Protesters gather in Budapest on June 14, 2021, against a Hungarian government bill seeking to ban the "promotion" of homosexuality and sex changes.

Editor’s Note: Dorottya Rédai is an activist and academic who holds a PhD in gender studies from Central European University. She spearheaded the children’s book “A Fairytale for Everyone,” which includes LGBTQ characters. She is a member of the Labrisz Lesbian Association. The views expressed in this commentary are her own. View more opinion at CNN.

Budapest CNN  — 

This Sunday will be a defining moment in modern Hungarian history – a day I’m looking to with a mixed sense of hope and worry.

After 12 years of Prime Minister Viktor Orban’s right-wing populist government – during which time he has turned the country from a liberal democracy to a self-proclaimed “illiberal democracy” – Hungarians will vote on whether he stays on and continues his path towards autocracy.

The other option at the ballot box is an unprecedented six-party opposition coalition – and a chance to return our detoured country to the road of democracy.

But Sunday is not just a parliamentary election – it is also a referendum day. A referendum with manipulative questions targeting people’s unease and anxiety about sexual minorities.

The four-question referendum asks the public if they support the “promotion” of content related to sexual orientation to children. Essentially, the referendum is asking people whether they want their children exposed to homosexual propaganda in school and the media.

It includes questions like: “Do you support minors being shown, without any restriction, media content of a sexual nature that is capable of influencing their development?” Orban is urging citizens to vote “no.” Indeed, the questions are worded so that any reasonable person would say “no” to them.

The referendum comes on the back of an Orban government law introduced last summer – the so-called Child Protection Act – which severely violates young people’s right to access information about minority sexualities and LGBTQ people.

The European Union duly launched legal action against Hungary, a member state, over the legislation, saying that it violates the “fundamental rights of LGBTIQ people” under EU law.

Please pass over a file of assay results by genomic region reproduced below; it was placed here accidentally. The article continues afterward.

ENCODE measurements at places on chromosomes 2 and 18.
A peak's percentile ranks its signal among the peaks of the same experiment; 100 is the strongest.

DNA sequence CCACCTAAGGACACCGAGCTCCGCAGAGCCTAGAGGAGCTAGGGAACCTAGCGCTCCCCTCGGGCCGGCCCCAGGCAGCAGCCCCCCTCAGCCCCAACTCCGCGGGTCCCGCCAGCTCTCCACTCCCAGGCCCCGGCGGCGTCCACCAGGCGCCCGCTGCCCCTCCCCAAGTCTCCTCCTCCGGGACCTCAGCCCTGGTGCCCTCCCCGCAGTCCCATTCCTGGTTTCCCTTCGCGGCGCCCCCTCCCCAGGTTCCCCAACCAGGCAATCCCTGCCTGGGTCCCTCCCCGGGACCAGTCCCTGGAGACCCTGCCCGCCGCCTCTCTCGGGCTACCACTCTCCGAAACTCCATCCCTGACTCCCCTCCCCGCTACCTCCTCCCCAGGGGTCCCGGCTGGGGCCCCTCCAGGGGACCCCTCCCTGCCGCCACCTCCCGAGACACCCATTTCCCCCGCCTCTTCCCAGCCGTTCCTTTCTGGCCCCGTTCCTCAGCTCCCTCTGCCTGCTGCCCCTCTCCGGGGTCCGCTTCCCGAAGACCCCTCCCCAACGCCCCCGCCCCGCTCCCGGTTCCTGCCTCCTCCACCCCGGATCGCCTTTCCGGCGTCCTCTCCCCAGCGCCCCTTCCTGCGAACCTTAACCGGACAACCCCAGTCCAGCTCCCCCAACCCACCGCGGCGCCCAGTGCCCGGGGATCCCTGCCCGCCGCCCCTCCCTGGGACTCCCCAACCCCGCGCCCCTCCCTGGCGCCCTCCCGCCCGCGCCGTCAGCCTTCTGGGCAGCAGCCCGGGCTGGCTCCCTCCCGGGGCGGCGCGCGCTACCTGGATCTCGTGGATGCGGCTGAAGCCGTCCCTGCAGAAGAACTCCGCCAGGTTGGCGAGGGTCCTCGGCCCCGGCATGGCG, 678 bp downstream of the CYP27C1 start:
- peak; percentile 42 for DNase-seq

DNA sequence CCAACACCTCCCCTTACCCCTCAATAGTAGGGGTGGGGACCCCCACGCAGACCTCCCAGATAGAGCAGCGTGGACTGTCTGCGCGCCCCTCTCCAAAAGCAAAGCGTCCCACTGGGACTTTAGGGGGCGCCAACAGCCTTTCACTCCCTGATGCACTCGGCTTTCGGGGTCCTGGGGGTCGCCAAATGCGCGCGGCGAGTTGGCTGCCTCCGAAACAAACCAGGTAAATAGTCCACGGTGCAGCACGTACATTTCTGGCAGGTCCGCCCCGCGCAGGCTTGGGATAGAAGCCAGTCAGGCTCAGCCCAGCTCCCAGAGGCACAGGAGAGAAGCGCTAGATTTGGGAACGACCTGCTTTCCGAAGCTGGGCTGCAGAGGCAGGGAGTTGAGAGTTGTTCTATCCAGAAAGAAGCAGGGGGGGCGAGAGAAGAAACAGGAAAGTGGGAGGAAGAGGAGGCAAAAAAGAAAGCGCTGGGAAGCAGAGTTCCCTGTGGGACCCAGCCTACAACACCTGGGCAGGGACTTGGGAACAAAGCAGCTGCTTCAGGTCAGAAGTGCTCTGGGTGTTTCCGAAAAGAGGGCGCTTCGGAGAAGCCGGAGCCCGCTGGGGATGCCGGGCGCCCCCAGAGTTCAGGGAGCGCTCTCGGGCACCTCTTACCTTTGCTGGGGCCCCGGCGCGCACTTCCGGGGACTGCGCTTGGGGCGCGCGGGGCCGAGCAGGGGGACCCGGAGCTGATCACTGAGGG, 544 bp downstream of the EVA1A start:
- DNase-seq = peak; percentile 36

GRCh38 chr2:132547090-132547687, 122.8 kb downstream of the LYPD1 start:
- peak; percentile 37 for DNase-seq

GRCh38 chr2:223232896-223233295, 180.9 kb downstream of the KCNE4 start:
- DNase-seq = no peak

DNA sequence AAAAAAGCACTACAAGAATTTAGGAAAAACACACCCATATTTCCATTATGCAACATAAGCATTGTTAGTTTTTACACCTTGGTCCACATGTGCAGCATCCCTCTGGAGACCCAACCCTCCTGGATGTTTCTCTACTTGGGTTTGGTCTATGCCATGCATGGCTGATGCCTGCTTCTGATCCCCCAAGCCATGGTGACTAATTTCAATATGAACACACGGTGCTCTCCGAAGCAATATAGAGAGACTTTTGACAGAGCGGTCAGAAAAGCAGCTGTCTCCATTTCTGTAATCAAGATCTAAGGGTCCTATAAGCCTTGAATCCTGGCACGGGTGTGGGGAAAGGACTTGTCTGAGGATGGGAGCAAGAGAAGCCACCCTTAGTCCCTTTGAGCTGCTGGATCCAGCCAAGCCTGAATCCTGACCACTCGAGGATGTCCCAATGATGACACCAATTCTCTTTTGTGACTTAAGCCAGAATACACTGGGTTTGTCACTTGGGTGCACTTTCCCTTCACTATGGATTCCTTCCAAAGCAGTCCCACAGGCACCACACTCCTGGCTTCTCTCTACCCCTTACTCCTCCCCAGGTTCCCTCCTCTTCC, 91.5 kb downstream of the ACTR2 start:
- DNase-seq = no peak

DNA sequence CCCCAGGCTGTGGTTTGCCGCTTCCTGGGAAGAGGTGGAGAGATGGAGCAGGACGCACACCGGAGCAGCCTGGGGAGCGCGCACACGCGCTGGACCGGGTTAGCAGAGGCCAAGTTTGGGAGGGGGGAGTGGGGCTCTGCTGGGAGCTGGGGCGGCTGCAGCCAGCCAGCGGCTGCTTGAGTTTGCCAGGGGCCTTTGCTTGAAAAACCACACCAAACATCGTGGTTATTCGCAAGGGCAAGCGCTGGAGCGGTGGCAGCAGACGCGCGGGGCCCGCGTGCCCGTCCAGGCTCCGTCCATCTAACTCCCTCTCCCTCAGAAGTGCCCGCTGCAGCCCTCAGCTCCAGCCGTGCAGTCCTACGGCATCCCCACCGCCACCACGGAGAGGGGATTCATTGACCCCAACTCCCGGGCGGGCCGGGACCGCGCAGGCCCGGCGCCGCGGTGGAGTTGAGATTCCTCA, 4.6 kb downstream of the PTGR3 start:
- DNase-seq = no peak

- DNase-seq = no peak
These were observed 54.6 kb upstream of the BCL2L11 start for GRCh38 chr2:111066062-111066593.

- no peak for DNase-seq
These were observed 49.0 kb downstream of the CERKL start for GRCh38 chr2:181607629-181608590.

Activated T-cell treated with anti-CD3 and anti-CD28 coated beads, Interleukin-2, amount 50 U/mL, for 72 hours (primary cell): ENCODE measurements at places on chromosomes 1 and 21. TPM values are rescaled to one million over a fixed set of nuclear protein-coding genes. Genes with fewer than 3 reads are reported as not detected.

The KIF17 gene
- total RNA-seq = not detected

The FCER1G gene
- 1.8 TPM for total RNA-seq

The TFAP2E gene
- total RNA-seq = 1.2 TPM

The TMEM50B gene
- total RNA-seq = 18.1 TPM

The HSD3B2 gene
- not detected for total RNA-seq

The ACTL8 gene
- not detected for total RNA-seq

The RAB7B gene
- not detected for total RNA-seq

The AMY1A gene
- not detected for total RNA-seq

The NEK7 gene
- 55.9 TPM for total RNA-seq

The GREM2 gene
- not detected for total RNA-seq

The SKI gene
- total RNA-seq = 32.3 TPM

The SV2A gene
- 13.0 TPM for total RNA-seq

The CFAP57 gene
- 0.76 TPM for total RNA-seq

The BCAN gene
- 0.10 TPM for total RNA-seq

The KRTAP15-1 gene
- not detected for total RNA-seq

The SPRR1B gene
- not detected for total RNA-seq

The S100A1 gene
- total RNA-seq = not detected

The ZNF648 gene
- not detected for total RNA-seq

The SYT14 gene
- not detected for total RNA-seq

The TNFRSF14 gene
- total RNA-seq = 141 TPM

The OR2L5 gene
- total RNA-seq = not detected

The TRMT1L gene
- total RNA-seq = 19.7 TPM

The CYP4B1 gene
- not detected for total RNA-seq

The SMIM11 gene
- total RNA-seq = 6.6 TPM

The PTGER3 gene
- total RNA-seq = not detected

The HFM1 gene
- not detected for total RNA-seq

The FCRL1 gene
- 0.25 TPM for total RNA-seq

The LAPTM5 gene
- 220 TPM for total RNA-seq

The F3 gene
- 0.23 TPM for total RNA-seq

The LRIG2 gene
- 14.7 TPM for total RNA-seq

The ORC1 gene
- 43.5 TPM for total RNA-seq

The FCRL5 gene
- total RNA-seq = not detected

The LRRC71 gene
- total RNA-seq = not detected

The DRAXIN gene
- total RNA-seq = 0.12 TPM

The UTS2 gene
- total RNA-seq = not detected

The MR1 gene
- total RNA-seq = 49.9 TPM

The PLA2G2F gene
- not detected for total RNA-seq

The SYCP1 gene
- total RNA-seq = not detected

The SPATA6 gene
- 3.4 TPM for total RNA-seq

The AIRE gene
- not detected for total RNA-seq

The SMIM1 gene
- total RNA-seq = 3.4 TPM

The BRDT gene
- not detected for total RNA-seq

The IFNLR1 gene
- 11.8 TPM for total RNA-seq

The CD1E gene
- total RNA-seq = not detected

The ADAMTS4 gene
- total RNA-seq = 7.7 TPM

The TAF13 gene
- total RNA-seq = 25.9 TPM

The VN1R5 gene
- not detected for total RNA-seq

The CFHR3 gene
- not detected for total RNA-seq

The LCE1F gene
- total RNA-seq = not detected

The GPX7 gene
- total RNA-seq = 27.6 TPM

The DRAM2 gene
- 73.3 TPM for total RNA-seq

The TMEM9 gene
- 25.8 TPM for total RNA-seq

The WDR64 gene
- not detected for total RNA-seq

So from a legal perspective, this Sunday’s referendum doesn’t really make much sense – it’s asking the same questions that are already regulated by law.

The true purpose of the referendum – given its timing – is to deliver the government’s election campaign message that Hungarian citizens and their children are threatened by ‘homosexual propaganda’ coming from the ‘decaying West.’ And that Orban, once again, is the great protector of traditional national values.

Being a scholar of gender studies, I could lecture endlessly about how this government’s approach to social issues is patriarchal, sexist, homophobic, transphobic, nationalistic, racist and xenophobic. Or at least, I might have, until my very discipline was banned in Hungary in 2018.

Being a lesbian activist as well, this rhetoric has had an emotionally and psychologically devastating impact on LGBTQ people in Hungary. Our mere existence is called ‘propaganda.’ We are treated as an enemy (of whom exactly, we might ask), our sexual orientation and gender identity is conflated with pedophilia so, by a simple association, we are criminals.

In this discourse, children are treated as blank sheets – currently asexual but future heterosexuals – whose ‘normal’ sexual development may get ‘corrupted’ by adults. According to this world view, if you read a fairytale about two princes who fall in love to your child, you are guilty of turning the otherwise ‘normally developing’ child into a homosexual or transsexual. Because of course, no children would become an LGBT+ person otherwise.

The children's book 'A Fairytale for Everyone,' spearheaded by Dorottya Rédai.